On May 9, Belarus celebrated the 70th anniversary of the end of World War II. According to Emmanuel Ioffe, an authoritative Minsk historian (no relation to this author), the overall number of Belarus’s casualties in that war amounted to 3,074,000, whereas the country’s population on the eve of war was 9,183,000, within current borders. No other country lost as many of its people relative to its pre-war population. The Minsk-based Museum of the Great Patriotic War refers to a more conservative death toll—2,357,000; but according to Ioffe, this number does not cover all deaths among partisans, collaborationists, and among the 400,000 Belarusians transported to Germany as forced laborers (Svaboda.org, May 8). Considering the enormity of the casualties and the fact that Belarusian identity had not quite crystallized before the war, it is little wonder that modern Belarusian self-awareness is inseparable from the war effort, which is often viewed as the starting point of national consolidation. It would also be safe to say that in the area of national memory, Minsk’s official narrative of the war has won the hearts and minds of most Belarusians.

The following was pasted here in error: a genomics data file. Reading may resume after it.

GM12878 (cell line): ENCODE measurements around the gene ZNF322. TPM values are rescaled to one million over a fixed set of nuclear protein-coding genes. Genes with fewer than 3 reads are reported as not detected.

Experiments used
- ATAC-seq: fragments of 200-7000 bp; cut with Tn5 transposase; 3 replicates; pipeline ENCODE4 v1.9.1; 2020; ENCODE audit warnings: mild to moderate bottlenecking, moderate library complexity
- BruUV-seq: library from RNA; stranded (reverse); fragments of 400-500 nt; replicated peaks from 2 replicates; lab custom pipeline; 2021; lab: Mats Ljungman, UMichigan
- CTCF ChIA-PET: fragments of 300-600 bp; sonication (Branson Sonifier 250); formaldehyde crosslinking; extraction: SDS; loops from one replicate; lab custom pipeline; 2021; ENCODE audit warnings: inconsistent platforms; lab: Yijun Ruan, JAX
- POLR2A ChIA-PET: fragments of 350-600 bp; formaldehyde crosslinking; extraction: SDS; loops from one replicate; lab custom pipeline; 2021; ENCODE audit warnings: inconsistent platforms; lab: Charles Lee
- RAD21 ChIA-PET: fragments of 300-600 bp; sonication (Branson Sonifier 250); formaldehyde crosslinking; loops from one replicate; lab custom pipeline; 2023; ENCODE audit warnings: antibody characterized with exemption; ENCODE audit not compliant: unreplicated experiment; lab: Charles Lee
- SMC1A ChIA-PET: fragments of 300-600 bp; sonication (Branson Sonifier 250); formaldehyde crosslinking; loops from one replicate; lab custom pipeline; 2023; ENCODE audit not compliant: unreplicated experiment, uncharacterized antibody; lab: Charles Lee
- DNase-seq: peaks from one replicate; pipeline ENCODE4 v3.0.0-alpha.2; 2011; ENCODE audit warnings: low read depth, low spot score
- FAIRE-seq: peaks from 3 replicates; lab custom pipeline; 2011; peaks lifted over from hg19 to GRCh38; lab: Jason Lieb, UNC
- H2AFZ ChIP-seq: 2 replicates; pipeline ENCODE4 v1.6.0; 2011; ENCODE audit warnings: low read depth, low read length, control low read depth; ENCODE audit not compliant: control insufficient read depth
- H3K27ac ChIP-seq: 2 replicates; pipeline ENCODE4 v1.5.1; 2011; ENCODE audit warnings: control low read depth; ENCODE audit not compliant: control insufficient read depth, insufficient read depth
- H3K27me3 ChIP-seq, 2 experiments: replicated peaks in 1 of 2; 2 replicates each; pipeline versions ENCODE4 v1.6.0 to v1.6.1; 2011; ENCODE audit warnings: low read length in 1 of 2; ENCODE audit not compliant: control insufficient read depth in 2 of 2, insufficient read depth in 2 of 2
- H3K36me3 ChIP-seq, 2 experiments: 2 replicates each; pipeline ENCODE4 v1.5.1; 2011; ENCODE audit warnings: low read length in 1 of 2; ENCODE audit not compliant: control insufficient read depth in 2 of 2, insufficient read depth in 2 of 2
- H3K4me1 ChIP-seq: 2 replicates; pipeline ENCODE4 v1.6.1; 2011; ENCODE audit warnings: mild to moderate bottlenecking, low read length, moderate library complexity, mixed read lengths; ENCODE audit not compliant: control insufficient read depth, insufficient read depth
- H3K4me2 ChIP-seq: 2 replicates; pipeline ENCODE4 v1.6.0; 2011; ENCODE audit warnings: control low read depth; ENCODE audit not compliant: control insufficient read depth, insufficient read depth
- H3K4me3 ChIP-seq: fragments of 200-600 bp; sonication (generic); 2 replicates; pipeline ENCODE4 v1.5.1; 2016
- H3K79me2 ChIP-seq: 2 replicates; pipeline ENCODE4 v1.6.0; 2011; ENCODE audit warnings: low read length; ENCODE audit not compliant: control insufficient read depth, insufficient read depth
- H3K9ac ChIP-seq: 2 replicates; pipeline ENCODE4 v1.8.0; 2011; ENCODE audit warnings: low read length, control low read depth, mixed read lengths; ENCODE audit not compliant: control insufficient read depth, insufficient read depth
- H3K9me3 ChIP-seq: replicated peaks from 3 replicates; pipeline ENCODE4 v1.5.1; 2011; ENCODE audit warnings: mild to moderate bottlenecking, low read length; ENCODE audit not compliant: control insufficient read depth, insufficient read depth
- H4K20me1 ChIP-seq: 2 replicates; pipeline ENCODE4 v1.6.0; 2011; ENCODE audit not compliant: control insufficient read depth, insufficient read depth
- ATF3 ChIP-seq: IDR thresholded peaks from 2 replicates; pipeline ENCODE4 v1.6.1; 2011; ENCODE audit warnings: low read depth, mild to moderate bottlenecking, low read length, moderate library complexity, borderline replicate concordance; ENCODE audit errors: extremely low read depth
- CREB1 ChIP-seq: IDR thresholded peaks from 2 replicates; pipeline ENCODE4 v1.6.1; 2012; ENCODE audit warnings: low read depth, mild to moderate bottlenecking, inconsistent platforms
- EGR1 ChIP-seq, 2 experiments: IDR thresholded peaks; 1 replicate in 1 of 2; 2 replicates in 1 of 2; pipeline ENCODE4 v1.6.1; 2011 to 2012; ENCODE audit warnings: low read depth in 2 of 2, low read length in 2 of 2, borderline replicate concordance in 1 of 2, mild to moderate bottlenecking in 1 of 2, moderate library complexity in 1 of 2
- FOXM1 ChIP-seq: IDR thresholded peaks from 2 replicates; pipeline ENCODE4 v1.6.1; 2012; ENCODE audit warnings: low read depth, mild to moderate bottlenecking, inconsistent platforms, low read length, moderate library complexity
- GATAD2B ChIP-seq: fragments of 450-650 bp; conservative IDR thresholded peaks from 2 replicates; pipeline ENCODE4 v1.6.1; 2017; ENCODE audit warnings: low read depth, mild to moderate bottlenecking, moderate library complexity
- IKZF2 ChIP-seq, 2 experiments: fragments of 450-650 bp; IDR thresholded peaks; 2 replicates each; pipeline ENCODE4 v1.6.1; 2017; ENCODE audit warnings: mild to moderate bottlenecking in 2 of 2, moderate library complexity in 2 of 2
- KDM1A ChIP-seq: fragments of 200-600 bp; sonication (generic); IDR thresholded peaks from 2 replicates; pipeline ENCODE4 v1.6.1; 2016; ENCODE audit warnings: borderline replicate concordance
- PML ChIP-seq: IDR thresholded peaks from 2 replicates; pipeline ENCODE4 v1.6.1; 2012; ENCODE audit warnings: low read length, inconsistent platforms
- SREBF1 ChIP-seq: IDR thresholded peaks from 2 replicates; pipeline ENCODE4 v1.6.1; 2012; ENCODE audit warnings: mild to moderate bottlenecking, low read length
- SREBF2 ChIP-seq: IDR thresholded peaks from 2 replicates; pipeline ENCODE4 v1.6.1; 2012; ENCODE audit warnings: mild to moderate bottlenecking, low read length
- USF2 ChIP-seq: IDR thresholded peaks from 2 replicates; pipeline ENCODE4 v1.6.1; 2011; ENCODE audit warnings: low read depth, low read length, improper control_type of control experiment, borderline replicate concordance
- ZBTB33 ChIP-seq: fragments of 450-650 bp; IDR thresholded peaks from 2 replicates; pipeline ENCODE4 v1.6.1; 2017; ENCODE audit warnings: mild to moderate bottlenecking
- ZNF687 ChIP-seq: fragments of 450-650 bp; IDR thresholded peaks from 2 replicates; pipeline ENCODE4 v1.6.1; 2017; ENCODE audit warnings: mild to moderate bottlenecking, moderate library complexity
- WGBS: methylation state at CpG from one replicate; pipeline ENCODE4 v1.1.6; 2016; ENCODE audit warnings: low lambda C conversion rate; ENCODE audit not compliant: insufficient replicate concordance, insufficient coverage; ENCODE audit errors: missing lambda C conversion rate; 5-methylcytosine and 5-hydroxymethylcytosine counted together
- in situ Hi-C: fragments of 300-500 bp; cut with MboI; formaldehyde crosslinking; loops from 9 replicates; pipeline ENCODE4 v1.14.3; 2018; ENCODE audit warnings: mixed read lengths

Still, ideological clashes continue. An excerpt from the essay by Vadim Gigin “Thoughts about Victory Day,” published on May 8, highlights this narrative’s battles. Gigin edits Belaruskaya Dumka, an official socioeconomic and political periodical, conducts a talk show on Belarusian TV, and writes a column on Belta, the government news agency. “There are many insinuations regarding the war,” he writes. “Few people have the gall to openly defame victory (because the number of outright crazies is limited after all). So the reasoning they employ is like this: ‘Yes, we are not against victory, but we did not fight the proper way, we almost started the war ourselves; we do not celebrate on the right day and do not use the right symbols. It would be best if there were no [Joseph] Stalin, if the Union were not Soviet, if there were no Communist Party, and if all the political commissars and security officers had been long dispatched to Mars. If that were the case, our joy would be more genuine.’ What can one say to this? It is high time to perceive and appreciate our history the way it was… [Alas,] the taint of collaborationism or quisling-like activity has not disappeared. Simply it is a different time and conditions have changed. Then, the traitors of the Motherland volunteered as policemen, handed over the Jews [to the Nazis] and shot their fellow countrymen in the back. Now, their spiritual heirs scribble their articles and express indignation over the military parades. In terms of form, these are different activities, but in terms of substance, these are the facets of one and the same phenomenon” (Belta, May 8).